Before working with latherin we asked all participants if they had a known allergy to horses. We then read a report from the Department of Human Services Allergy Working Party to the Minister for Health on Allergens and Anaphylaxis from 2009 and kept contact with the substance to a minimum throughout.

b. describe and document safety, security, health and/or environmental issues as you submit your parts to the Registry.

Safety documentation can be found on our BioBrick Safety page. This contains safety information, DNA sequences and relevant testing data.

Question 3:

Under what biosafety provisions will / do you operate?

a) Does your institution have its own biosafety rules and if so what are they? Provide a link to them online if possible.

The University of Glasgow has its own biosafety guidelines which have been set out by the Safety & Environmental Protection Services.

b) Does your institution have an Institutional Biosafety Committee or equivalent group? If yes, have you discussed your project with them? Describe any concerns or changes that were made based on this review.

We consulted with the university’s Genetically Modified Organism safety officer with regards to our project. The University of Glasgow has a clearly defined policy regarding work with GMOs.

c) Will / did you receive any biosafety and/or lab training before beginning your project? If so, describe this training.

Each of us attended a three day training course prior to the start of our time in the lab designed to introduce us to the essential techniques we would need to work safely in the weeks to come. We were also given handy practical tips, such as safe handling and storage of bacteria, care when using reagents such as SybrSafe and how to work aseptically.

On our first day in the lab we were given an in-depth safety demonstration on how to use the equipment by David Somerville, head of the undergraduate Microbiology Teaching Lab. After setting up the equipment in our lab we had a meeting with our building’s safety officer who discussed our project and the rules of the building we would be working in. We then went on a tour of the building to ensure that everyone knew the location of fire exits, eye wash baths, first aid boxes and where we could find a first aider if so required. We spent the rest of our first day reading and signing the relevant COSHH forms. These were then compiled into a folder which was kept in an accessible place along with a copy of the instructions of all the equipment we would be using, and the data sheets for chemicals.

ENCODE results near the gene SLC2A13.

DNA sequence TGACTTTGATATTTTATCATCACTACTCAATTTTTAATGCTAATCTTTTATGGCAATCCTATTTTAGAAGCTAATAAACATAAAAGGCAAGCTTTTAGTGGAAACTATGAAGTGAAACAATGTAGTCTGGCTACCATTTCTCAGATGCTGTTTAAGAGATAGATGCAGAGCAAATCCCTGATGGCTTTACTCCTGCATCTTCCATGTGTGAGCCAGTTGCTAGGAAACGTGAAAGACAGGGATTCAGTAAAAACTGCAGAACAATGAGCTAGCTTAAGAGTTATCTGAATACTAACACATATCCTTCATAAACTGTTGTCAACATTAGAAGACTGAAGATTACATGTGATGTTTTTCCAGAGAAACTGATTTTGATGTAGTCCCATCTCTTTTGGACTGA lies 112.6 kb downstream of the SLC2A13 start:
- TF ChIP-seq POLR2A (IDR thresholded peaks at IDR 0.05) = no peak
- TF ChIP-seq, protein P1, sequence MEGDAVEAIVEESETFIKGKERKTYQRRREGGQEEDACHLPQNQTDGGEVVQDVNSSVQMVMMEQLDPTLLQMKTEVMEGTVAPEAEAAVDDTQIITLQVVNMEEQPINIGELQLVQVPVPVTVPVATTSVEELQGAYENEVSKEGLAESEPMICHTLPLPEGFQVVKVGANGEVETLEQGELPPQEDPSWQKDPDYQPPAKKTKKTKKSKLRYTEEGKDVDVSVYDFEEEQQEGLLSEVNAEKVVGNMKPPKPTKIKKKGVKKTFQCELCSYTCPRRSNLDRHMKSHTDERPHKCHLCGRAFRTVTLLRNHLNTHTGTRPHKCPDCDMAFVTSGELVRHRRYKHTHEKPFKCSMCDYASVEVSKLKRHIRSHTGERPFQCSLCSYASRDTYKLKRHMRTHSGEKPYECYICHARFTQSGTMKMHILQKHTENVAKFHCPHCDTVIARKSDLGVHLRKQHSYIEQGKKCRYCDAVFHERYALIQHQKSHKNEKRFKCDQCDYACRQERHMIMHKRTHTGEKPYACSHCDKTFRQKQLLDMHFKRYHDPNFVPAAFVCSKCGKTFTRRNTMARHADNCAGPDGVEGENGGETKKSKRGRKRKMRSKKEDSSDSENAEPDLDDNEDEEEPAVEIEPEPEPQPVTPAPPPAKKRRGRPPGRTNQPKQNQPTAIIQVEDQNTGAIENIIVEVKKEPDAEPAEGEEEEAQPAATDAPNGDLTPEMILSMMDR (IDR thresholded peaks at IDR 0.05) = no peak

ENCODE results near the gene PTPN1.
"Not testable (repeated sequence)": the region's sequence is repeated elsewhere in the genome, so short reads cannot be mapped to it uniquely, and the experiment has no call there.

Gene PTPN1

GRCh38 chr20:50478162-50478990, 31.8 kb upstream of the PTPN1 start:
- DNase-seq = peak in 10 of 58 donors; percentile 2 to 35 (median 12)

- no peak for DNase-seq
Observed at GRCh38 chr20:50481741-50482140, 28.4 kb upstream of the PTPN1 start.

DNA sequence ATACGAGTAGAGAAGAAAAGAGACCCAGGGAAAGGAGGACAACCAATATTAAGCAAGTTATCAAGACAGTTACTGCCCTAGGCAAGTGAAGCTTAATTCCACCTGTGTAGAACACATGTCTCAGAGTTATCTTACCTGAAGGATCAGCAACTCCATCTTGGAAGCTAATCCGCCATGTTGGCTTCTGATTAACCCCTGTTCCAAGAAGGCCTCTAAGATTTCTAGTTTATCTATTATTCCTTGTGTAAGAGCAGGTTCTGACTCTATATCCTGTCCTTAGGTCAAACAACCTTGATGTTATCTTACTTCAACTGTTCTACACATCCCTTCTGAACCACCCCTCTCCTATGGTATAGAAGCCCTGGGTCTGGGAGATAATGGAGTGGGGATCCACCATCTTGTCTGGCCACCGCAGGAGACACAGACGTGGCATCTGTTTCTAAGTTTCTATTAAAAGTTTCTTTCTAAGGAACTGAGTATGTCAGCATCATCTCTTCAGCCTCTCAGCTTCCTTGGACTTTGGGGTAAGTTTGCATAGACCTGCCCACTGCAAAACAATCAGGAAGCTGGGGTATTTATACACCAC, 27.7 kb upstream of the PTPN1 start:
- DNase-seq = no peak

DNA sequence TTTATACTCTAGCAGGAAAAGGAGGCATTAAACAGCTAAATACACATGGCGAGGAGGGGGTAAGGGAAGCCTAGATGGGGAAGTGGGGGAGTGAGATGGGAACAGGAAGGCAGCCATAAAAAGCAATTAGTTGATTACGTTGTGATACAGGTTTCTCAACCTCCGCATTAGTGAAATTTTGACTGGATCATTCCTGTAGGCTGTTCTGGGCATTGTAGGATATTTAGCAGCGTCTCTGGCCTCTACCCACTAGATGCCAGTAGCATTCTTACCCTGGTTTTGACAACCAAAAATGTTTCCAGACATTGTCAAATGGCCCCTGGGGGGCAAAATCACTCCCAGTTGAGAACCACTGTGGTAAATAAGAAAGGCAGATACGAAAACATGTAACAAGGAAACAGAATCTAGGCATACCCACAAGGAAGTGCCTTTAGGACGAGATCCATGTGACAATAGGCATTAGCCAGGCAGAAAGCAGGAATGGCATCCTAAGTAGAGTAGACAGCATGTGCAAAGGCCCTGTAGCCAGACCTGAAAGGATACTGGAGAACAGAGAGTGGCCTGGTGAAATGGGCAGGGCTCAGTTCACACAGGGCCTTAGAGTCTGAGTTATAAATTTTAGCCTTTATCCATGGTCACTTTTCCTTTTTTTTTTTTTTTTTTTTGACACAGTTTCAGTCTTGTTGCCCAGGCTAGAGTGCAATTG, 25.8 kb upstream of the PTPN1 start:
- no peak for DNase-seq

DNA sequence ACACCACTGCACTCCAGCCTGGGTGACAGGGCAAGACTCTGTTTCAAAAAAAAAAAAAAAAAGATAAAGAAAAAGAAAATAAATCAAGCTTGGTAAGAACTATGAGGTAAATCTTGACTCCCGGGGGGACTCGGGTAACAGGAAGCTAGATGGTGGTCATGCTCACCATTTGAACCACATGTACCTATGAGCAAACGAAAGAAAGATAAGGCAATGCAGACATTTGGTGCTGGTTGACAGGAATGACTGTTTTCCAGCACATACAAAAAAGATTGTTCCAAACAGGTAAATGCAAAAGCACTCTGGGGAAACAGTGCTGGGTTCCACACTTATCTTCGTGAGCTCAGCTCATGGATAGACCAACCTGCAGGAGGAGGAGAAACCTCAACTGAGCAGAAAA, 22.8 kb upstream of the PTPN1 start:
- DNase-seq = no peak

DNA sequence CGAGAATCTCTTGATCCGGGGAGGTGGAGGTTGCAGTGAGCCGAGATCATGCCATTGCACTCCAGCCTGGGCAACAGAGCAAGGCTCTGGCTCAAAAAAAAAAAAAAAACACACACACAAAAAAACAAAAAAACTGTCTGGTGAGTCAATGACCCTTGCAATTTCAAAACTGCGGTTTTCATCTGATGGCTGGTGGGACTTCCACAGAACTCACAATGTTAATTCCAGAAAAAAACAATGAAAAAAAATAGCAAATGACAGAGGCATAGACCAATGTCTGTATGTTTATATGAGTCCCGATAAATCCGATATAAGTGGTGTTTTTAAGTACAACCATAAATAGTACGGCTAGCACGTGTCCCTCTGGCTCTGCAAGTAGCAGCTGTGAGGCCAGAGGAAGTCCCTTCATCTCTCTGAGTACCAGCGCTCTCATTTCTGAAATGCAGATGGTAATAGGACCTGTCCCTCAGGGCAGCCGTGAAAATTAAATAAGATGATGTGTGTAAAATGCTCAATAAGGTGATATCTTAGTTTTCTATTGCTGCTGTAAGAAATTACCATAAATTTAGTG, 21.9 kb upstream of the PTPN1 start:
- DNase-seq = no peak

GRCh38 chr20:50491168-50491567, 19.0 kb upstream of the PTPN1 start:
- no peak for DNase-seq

d) Does your country have national biosafety regulations or guidelines? If so, provide a link to them online if possible.

Yes, the UK has a number of national biosafety regulations and guidelines.

The Genetically Modified Organisms (Contained Use) Regulations (2000) .

Biosafety level 1 & 2 - A table of practical guidelines for working with organisms of biosafety level 1 & 2

WHO Laboratory Biosafety Manual, pp9-19 - A comprehensive list of instructions for working with biosafety level 1 & 2 organisms.

Question 4:

Do you have other ideas on how to deal with safety or security issues that could be useful for future iGEM competitions? How could parts, devices and systems be made even safer through biosafety engineering?

We propose that teams working on light-induced promoters should include the additional safety measure of using a chemically-induced promoter. This would mean that, in the event of the microbe escaping the lab, the likelihood of it meeting the chemical (in the correct concentration and volume) that induces the promoter is extremely low. It would therefore become less likely to be activated unintentionally.

To further the idea of a chemically-activated promoter we have been working with a the pBAD promoter. Not only is this only activated by the sugar arabinose, it is also inactivated by the sugar glucose - a substance which is found abundantly in humans. This has improved the safety of our BioBricks as if we did happen to accidentally ingest any bacteria transformed with our constructs they would be unable to trigger their arabinose-induced gene responses.